European trade negotiators are in Ottawa this week to continue talks with their Canadian counterparts toward a Comprehensive Economic and Trade Agreement (CETA). According to most accounts, the negotiations are winding down with differences in only a few areas. In Davos last week, at the World Economic Forum, Prime Minister Harper repeated his desire to have a deal in place by the end of the year.
One area where Canada and the EU differ -- but not necessarily disagree -- is on how water services should be treated. Where European member states want CETA to protect their policy space when it comes to water, Canada is seeking no such protection. It's a case of European private water giants having their cake and eating it too.
On Jan. 25, Canada's services and investment offers in CETA negotiations were leaked by a Quebec network critical of Harper's free trade agenda. These documents list sectors and policies that Canadian governments would like to protect from commitments extending the rights of investors to challenge policies that would interfere with profits.
The Canadian Union of Public Employees and the Council of Canadians immediately noted with great concern that no province or territory has safeguarded water services (drinking water and wastewater) from their initial offers. This confirms the warning in our 2010 report, "Public Water for Sale: How Canada Will Privatize our Public Water Systems," that access to Canadian water and wastewater services is a key incentive for the EU in CETA negotiations.
Not excluding water services from CETA tells private water firms that Canada is open for business. The EU deal as proposed would lock in existing privatization and encourage further commercialization of water and wastewater services. Trade rules will complicate water sector regulation and make bringing privatized water systems back into public hands prohibitively expensive.
Fail to protect water, and pay twice
This is not a theoretical discussion. We can look to Argentina for several examples of investor protection at work. In response to Argentine attempts to control the cost of private water concessions, Suez, Agbar, and other European water companies are claiming $1.2 billion in damages under bilateral investment treaties.
In Aug. 2007, the International Center for the Settlement of Investment Disputes (ICSID) ruled in favour of a Veolia subsidiary, Compañía de Aguas del Aconquija, in another private water-related dispute, awarding the firm $105 million in damages.
Governments pay twice under trade deals where water is not carved out: first through privatizations gone wrong, and then again through fines handed out by unaccountable investment arbitrators.
The EU and its member states seem to understand these problems better than Canada. The EU commission is proposing to reserve the right "to adopt or maintain any measure at any level of government with respect to services relating to the collection, purification, and distribution of water, including the provision of drinking water, water management, and waste water management." In other words, they protect public services at home, but want their own firms to lay siege to public systems abroad. It's a woeful double standard.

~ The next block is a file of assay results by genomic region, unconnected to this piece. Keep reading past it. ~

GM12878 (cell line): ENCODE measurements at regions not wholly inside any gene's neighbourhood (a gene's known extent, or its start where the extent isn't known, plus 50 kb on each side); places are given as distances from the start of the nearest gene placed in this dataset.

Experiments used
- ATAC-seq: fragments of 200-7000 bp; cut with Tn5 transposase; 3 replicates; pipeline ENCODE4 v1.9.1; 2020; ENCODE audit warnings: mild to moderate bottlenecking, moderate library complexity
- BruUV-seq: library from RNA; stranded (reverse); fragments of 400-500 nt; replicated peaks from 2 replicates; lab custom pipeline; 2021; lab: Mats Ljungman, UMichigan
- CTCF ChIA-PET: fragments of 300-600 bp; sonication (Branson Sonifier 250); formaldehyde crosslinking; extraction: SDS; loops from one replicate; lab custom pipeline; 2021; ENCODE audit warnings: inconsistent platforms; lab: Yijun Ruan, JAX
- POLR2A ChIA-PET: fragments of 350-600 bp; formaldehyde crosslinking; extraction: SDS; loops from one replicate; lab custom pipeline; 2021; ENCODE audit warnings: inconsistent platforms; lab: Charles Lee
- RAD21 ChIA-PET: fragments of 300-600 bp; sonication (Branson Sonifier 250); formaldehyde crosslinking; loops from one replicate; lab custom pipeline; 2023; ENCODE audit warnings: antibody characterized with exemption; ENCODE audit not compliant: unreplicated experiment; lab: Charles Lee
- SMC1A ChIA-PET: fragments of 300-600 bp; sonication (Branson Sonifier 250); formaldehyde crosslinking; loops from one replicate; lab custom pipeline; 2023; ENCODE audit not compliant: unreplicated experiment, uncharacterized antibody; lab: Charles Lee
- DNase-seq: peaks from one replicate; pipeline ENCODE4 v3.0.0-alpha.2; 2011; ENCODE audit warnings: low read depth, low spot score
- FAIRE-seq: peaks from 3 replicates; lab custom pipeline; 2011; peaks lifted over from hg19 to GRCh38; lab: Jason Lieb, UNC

Canada's water on offer
European water firms are already making inroads into Canada's water systems through public‐private partnerships (P3). The federal strategy appears to be to starve municipalities of infrastructure cash until they are forced to privatize through a P3. New federal wastewater regulations that come with no funding to meet higher treatment standards leave cash-strapped municipalities with P3s as the only option. This is despite evidence from auditors' general reports across Canada that P3s are often more costly and less efficient than fully public models.
Governments in Europe and around the world are going in the opposite direction to Canada. Poor service levels, high costs, and lack of democratic accountability are prompting privatized water services to be brought back into public control. In Europe, the biggest French water companies, including CETA supporters Veolia Environnment and Suez, are under investigation for price-fixing -- so much for privatization leading to real competition.
If Canada does not exclude drinking water and wastewater services from CETA, it will take away the ability of municipal, regional, or provincial governments to reverse water privatization when things go wrong, which they so often do. But maybe that's the point.
The CETA documents leaked last week show Canada is ready to extend a new "right to profit" to EU‐based and other private investors in Canada's water services. We are asking all provincial governments to correct this mistake by fully excluding drinking water and wastewater services from their trade offers. We also urge the provinces to withdraw their support from CETA negotiations until the public and other elected officials have had a chance to review these offers.
Maude Barlow is the national chairperson of the Council of Canadians. Paul Moist is the national president of the Canadian Union of Public Employees.
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